Dynamics of DNA Replication in Higher Eukaryotes

In higher eukaryotes DNA replication starts at thousands of sites in the genome called replication origins. Our group is interested how the activation of these multiple origins is coordinated in space and time and how this is linked to genomic instability which leads to cancer.

General presentation

Eukaryotic DNA replication requires a strict control during S phase in order to maintain genome stability. In higher eukaryotes the DNA replication starts from several thousand replication origins which are activated at different time during the S phase (Figure 1). Little is known about the molecular mechanisms that regulate the spatio-temporal program of replication origins in higher eukaryotes. Defects in the replication program provokes genomic instability and cancer. The replication program is closely linked to the replication checkpoint which protects the integrity of the genome. In response to stalled replication forks and DNA breaks the essential checkpoint proteins ATR and Chk1 are activated which leads to the inhibition of late firing replication clusters.

Figure 1

The spatio-temporal replication program in Xenopus during development

In order to study the replication program in higher eukaryotes we use the Xenopus model system which allowed in the past to identify a great number of replication and checkpoint factors. This in vitro system, which consists of isolated sperm nuclei replicating efficiently in egg extracts, mimics early embryonic cell cycles with very short S phases. During the first rapid divisions in Xenopus embryos transcription is repressed and the ratio of nuclei to cytoplasm (nuclear-cytoplasmic ratio) increases therefore progressively. At the midblastula transition (MBT) between the 12.-13. division, the S phase lengthens, the G1 and G2 phases of the cell cycle are introduced and widespread zygotic transcription initiates. S phase in differentiated cells takes several hours. It has been proposed that the spatial and presumably also the temporal replication pattern changes at the mid-blastula transition in Xenopus. In the Xenopus in vitro system where S phase lasts about 30 min we and others have shown that replication origins are spaced 5-15 kb and are clustered in early and late firing groups of origins (Marheineke and Hyrien 2001, Marheineke and Hyrien 2004). It has also been shown that several replication factors are titrated by the increase of the nucleo-cytosolic ratio after 12 divisions during early development which triggers the DNA replication checkpoint, slows down S phase and which would trigger the mid-blastula transition (MBT). Our lab investigates the mechanisms of the replication program in this developmental context. We have recently shown that shortly after the MBT the number of replication eyes decreases genome wide about 30% (Platel et al, 2019) (figure 2).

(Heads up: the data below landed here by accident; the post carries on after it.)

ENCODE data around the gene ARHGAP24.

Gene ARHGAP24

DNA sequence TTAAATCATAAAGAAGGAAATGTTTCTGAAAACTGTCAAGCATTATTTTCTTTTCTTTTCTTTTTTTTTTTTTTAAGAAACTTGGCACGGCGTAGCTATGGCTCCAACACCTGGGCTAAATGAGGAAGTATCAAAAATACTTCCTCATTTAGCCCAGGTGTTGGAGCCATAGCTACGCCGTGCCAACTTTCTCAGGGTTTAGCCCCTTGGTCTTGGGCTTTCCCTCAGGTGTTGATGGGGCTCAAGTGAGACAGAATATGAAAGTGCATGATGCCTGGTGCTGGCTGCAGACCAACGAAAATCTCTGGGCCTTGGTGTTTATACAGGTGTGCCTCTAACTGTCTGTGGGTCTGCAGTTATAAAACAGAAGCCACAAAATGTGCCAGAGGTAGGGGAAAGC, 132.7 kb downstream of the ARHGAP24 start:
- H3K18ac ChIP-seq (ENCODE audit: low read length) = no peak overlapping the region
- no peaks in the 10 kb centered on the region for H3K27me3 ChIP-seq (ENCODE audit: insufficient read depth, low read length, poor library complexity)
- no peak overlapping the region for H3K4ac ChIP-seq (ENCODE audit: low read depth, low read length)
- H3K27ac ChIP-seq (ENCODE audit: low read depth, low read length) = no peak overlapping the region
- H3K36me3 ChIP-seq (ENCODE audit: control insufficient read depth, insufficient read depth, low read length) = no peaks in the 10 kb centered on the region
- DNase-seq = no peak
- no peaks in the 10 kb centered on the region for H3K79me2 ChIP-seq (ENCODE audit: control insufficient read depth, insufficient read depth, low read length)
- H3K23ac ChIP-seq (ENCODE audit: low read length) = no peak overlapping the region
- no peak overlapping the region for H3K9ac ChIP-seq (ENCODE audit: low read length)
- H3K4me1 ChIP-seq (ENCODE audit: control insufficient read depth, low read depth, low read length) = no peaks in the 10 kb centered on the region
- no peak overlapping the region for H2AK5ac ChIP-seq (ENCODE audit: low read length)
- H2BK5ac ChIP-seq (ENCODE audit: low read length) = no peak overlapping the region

figure 2 Change of spatial replication program after the MBT in Xenopus laevis.

We use the DNA combing technique, a DNA fiber stretching technique in order to analyse the replication program (Figure 3). This technique allows to determine origin distances, fork speed and density on single DNA fibers.

Figure 3 Principle of DNA combing and visualisation of origins

The DNA replication checkpoint :
Role of Chk1 and Plk1 during unperturbed S phase

We and others have shown that the replication program is regulated by the ATR-dependent replication checkpoint pathway like in differentiated cells (Marheineke and Hyrien 2004). Blocked replication forks activated the ATR/Chk1 pathway which leads to the inhibition of late firing replication origins and a delay of S phase. We have further studied the role of the effector kinase Chk1 (Platel et al.,2015) and of Polo-like kinase 1 (Plk1) (Ciardo et al. 2020). We show that active Plk1 is recruited to chromatin before the activation of origins, positively regulates DNA synthesis and is highly abundant before MBT, when S phase is rapid due to a higher density of active origins. Recently, we revealed a new mechanism of how Plk1 promotes origin firing. Using different proteomic approaches we found that Plk1 interacts with a known negative regulator of the replication program, Rif1. Plk1 phosphorylates this factor on a critical residue necessary for its interaction with its subunit PP1, protein phosphatase 1. This leads to the dissociation of Rif1/PP1 from chromatin, the activation of the replicative helicase (MCM2-7 complex) and the activation of replication origins in genomic regions with high probability of origin firing or early replicating regions (Figure 4).

Figure 4 : A Example of combed DNA fibers (green) with replication eyes (red), from control (D mock) and Plk1 depleted (D Plk1) conditions, showing less replication tracks in the absence of Plk1. B Model of how Plk1 promotes origin activation via the inhibition of the Rif1/PP1 axis and the interaction with limiting initiation factors MTBP/Treslin/TopBP1.



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